A New Scientist hosted lecture by Vlatko Vedral of the University of Oxford, where the audience has the opportunity to ask questions about quantum physics and the nature of reality. Further details here (EVENT HAD ENDED).
In this online event, Carlo Rovelli tells the extraordinary story of quantum physics and reveals its deep meaning: a world made of substances is replaced by a world made of relations, each particle responding to another in a never ending game of mirrors. Please see further details here (EVENT HAS ENDED).
7-25 June 2021 The school covers the basics of Loop Quantum Gravity and related topics and introductions to hot research topics. These include the basics of the spin network and spin foam formalisms, applications to the early universe and black holes, group field theory and random geometry formalisms, quantum information techniques for quantum gravity, numerical …
Massive Klein-Gordon theory is quantized on the timelike hypercylinder in Minkowski space. Crucially, not only the propagating, but also the evanescent sector of phase space is included, laying in this way foundations for a quantum scattering theory of fields at finite distance. To achieve this, the novel $alpha$-K”ahler quantization scheme is employed in the framework of general boundary quantum field theory. A potential quantization ambiguity is fixed by stringent requirements, leading to a unitary radial evolution. Formulas for building scattering amplitudes and correlation functions are exhibited. A novel LSZ formula is derived, applicable to scattering at finite distance.
We derive an explicit expression for the transition amplitude from black to white hole horizon at the end of Hawking evaporation using covariant loop quantum gravity.
Symplectic vector spaces are the phase spaces of linear mechanical systems. The symplectic form describes, for example, the relation between position and momentum as well as current and voltage. The category of linear Lagrangian relations between symplectic vector spaces is a symmetric monoidal subcategory of relations which gives a semantics for the evolution — and more generally linear constraints on the evolution — of various physical systems. We give a new presentation of the category of Lagrangian relations over an arbitrary field as a `doubled’ category of linear relations. More precisely, we show that it arises as a variation of Selinger’s CPM construction applied to linear relations, where the covariant orthogonal complement functor plays the role of conjugation. Furthermore, for linear relations over prime fields, this corresponds exactly to the CPM construction for a suitable choice of dagger. We can furthermore extend this construction by a single affine shift operator to obtain a category of affine Lagrangian relations. Using this new presentation, we prove the equivalence of the prop of affine Lagrangian relations with the prop of qudit stabilizer theory in odd prime dimensions. We hence obtain a unified graphical language for several disparate process theories, including electrical circuits, Spekkens’ toy theory, and odd-prime-dimensional stabilizer quantum circuits.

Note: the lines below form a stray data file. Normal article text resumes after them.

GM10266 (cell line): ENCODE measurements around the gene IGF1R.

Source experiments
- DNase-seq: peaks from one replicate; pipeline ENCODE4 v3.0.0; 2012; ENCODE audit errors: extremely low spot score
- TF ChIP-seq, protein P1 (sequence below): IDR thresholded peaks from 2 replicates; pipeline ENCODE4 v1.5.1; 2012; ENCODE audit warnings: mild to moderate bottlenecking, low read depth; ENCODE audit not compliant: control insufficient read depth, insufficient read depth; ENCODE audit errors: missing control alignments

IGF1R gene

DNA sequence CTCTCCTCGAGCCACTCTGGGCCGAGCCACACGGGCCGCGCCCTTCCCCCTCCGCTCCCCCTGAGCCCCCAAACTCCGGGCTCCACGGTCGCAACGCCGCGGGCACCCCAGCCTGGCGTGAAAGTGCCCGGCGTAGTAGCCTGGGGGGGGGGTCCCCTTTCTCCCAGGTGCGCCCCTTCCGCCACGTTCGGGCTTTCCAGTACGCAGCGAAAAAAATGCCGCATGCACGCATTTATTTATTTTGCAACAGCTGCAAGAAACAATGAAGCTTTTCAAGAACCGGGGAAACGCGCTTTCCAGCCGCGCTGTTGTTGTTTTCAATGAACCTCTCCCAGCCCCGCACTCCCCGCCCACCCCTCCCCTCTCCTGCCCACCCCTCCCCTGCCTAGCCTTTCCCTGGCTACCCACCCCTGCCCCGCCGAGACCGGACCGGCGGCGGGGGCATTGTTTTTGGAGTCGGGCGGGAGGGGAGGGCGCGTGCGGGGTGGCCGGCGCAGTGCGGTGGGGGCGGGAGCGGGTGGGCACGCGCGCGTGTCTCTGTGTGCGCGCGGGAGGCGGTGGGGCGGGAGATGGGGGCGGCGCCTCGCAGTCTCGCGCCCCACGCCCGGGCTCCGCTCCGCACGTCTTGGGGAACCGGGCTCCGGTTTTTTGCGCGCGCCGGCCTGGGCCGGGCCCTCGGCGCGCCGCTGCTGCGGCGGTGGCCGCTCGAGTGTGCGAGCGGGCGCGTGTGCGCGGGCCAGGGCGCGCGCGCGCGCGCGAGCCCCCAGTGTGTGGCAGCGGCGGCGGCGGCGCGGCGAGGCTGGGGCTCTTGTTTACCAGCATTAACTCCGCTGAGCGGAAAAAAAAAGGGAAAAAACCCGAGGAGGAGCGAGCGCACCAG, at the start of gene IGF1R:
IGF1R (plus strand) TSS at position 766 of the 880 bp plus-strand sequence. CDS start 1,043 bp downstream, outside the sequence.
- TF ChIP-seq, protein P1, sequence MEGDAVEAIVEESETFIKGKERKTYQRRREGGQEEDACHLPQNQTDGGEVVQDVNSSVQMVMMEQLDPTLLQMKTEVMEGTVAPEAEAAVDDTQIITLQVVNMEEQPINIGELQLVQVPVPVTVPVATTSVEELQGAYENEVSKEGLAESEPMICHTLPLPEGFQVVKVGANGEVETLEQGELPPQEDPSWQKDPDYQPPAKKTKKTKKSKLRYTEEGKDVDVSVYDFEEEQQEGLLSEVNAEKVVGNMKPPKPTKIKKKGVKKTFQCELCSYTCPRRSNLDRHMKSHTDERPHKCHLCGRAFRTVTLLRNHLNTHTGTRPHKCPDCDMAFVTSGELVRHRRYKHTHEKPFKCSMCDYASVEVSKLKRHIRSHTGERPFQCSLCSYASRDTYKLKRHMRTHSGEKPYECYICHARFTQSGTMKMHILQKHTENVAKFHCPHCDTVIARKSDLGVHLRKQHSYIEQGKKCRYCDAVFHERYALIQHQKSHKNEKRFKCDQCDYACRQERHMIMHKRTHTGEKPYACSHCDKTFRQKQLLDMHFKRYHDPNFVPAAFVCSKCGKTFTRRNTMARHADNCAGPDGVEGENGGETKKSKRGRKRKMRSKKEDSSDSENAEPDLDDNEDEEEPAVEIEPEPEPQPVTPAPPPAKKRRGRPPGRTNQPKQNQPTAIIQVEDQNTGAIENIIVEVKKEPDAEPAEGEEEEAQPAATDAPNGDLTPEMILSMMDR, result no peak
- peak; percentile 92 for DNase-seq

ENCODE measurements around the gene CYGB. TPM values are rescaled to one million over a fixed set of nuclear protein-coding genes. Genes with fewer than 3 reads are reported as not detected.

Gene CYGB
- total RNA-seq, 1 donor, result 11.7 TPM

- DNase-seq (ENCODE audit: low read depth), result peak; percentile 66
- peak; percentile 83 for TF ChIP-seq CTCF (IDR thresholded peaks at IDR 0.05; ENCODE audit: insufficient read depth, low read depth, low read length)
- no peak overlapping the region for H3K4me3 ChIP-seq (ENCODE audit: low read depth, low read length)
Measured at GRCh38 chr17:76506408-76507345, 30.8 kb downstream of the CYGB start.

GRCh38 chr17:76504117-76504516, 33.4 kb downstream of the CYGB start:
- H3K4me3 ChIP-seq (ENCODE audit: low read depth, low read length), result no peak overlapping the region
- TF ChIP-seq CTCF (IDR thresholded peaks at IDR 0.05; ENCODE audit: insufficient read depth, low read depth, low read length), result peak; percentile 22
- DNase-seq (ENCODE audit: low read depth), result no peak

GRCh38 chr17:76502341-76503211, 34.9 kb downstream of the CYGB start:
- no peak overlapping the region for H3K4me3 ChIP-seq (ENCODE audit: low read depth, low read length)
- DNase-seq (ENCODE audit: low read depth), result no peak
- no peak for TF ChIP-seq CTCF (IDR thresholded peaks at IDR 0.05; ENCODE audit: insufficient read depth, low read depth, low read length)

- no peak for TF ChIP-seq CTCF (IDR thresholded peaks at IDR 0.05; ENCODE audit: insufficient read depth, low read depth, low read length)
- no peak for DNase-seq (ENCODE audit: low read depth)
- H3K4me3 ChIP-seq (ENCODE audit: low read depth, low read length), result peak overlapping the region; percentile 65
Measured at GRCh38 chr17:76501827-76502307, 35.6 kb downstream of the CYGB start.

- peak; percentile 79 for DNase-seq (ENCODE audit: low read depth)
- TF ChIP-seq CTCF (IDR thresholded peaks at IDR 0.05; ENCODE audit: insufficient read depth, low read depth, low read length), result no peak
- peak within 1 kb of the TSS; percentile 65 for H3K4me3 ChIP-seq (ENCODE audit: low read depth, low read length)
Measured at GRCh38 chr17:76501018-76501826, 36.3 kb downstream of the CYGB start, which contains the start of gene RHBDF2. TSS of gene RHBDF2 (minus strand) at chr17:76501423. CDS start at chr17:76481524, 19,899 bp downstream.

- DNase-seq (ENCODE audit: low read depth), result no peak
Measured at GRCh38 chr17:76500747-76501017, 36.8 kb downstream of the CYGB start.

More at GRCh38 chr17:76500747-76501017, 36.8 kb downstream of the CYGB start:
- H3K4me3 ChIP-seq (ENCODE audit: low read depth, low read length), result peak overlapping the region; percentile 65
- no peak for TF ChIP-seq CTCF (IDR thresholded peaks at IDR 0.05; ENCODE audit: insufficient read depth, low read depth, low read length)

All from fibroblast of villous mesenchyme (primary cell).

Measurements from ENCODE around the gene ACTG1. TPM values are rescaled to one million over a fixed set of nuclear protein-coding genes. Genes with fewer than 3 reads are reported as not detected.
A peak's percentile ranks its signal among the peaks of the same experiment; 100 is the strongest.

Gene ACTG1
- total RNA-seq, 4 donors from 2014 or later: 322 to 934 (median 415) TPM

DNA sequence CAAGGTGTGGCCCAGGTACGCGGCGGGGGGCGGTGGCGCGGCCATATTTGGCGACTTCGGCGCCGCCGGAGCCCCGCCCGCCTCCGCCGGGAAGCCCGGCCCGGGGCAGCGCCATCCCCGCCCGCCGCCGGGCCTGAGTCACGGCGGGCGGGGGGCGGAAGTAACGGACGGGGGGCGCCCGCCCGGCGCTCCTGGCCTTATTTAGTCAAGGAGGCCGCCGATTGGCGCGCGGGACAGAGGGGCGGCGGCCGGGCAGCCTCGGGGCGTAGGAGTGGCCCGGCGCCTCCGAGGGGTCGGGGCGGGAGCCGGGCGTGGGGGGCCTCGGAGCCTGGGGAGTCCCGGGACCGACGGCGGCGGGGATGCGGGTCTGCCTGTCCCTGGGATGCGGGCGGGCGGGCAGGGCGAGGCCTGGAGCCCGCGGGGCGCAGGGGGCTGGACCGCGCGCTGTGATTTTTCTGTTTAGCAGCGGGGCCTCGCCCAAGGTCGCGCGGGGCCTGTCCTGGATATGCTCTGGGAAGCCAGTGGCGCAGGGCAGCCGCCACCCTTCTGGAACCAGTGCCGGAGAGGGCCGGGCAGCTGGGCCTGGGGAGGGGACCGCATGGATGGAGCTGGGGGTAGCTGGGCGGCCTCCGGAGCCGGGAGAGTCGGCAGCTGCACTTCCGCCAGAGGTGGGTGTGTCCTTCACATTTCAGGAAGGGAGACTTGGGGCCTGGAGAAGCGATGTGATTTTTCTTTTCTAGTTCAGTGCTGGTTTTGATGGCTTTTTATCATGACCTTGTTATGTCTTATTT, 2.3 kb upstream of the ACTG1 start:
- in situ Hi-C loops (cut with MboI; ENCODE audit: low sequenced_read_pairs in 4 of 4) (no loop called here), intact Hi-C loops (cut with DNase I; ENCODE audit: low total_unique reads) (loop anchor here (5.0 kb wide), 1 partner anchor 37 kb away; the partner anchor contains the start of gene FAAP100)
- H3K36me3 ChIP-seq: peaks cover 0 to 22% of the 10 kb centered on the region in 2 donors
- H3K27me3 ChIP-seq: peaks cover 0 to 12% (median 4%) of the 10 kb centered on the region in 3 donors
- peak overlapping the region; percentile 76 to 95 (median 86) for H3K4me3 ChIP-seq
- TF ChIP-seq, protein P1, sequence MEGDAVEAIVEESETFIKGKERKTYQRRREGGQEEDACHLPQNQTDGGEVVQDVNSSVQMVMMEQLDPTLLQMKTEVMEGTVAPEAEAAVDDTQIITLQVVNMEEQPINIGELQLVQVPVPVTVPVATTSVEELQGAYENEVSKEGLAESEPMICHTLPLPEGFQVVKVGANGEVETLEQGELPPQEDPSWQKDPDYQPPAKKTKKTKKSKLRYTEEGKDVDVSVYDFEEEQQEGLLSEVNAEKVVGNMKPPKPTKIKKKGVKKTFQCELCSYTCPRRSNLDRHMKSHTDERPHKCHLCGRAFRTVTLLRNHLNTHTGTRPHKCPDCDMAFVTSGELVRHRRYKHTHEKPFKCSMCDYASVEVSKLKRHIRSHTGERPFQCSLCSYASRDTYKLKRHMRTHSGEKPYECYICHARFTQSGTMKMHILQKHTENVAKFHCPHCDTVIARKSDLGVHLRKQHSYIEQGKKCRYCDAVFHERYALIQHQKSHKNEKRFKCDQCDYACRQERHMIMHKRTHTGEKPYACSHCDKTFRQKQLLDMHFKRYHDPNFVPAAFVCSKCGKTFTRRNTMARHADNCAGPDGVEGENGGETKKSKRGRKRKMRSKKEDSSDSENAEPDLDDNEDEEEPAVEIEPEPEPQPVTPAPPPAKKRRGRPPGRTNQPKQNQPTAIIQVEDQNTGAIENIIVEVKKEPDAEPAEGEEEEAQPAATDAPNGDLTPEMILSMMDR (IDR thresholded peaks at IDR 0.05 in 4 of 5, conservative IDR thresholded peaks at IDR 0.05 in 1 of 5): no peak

Bell’s theorem is typically understood as the proof that quantum theory is incompatible with local-hidden-variable models. More generally, we can see the violation of a Bell inequality as witnessing the impossibility of explaining quantum correlations with classical causal models. The violation of a Bell inequality, however, does not exclude classical models where some level of measurement dependence is allowed, that is, the choice made by observers can be correlated with the source generating the systems to be measured. Here, we show that the level of measurement dependence can be quantitatively upper bounded if we arrange the Bell test within a network. Furthermore, we also prove that these results can be adapted in order to derive nonlinear Bell inequalities for a large class of causal networks and to identify quantumly realizable correlations that violate them.
One of the most fundamental open problems in physics is the unification of general relativity and quantum theory to a theory of quantum gravity. An aspect that might become relevant in such a theory is that the dynamical nature of causal structure present in general relativity displays quantum uncertainty. This may lead to a phenomenon known as indefinite or quantum causal structure, as captured by the process matriformalism. Due to the generality of that framework, however, for many process matrices there is no clear physical interpretation. A popular approach towards a quantum theory of gravity is the Page-Wootters formalism, which associates to time a Hilbert space structure similar to spatial position. By explicitly introducing a quantum clock, it allows to describe time-evolution of systems via correlations between this clock and said systems encoded in history states. In this paper we combine the process matriframework with a generalization of the Page-Wootters formalism in which one considers several agents, each with their own discrete quantum clock. We describe how to extract process matrices from scenarios involving such agents with quantum clocks, and analyze their properties. The description via a history state with multiple clocks imposes constraints on the implementation of process matrices and on the perspectives of the agents as described via causal reference frames. While it allows for scenarios where different definite causal orders are coherently controlled, we explain why certain noncausal processes might not be implementable within this setting.